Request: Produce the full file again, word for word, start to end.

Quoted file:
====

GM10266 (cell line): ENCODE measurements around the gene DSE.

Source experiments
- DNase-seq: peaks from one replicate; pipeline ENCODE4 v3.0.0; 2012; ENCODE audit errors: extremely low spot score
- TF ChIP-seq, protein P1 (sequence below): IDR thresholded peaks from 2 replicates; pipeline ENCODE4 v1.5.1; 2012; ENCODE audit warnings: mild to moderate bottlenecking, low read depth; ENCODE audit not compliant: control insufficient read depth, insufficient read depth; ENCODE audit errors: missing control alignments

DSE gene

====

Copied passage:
GM10266 (cell line): ENCODE measurements around the gene DSE.

Source experiments
- DNase-seq: peaks from one replicate; pipeline ENCODE4 v3.0.0; 2012; ENCODE audit errors: extremely low spot score
- TF ChIP-seq, protein P1 (sequence below): IDR thresholded peaks from 2 replicates; pipeline ENCODE4 v1.5.1; 2012; ENCODE audit warnings: mild to moderate bottlenecking, low read depth; ENCODE audit not compliant: control insufficient read depth, insufficient read depth; ENCODE audit errors: missing control alignments

DSE gene